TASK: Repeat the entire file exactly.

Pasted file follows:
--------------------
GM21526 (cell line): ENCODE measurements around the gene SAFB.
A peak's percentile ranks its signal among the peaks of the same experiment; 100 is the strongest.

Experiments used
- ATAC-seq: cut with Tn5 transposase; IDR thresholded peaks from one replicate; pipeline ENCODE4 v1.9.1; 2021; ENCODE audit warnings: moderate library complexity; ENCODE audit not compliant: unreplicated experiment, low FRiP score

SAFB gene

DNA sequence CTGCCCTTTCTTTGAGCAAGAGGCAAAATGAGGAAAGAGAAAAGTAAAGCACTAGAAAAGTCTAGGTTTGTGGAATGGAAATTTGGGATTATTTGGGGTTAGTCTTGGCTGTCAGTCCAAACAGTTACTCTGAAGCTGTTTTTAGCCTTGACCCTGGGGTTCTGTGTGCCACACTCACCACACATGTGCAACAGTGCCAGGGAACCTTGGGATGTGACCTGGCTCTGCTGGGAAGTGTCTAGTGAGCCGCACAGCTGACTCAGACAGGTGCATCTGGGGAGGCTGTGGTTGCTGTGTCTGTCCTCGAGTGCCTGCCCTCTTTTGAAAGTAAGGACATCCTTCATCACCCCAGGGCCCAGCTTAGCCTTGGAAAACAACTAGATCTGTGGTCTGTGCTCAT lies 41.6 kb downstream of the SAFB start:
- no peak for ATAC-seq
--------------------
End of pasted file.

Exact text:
GM21526 (cell line): ENCODE measurements around the gene SAFB.
A peak's percentile ranks its signal among the peaks of the same experiment; 100 is the strongest.

Experiments used
- ATAC-seq: cut with Tn5 transposase; IDR thresholded peaks from one replicate; pipeline ENCODE4 v1.9.1; 2021; ENCODE audit warnings: moderate library complexity; ENCODE audit not compliant: unreplicated experiment, low FRiP score

SAFB gene

DNA sequence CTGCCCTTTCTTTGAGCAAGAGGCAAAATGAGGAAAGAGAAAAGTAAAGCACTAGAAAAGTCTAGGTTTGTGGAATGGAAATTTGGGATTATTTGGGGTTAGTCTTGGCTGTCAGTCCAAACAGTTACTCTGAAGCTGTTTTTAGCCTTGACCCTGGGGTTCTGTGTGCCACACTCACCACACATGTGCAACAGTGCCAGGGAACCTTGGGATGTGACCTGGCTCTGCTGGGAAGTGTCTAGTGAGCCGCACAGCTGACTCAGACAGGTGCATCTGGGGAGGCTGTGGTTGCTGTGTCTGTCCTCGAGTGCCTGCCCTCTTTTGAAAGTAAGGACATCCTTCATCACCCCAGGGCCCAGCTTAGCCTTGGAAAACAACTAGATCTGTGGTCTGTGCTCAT lies 41.6 kb downstream of the SAFB start:
- no peak for ATAC-seq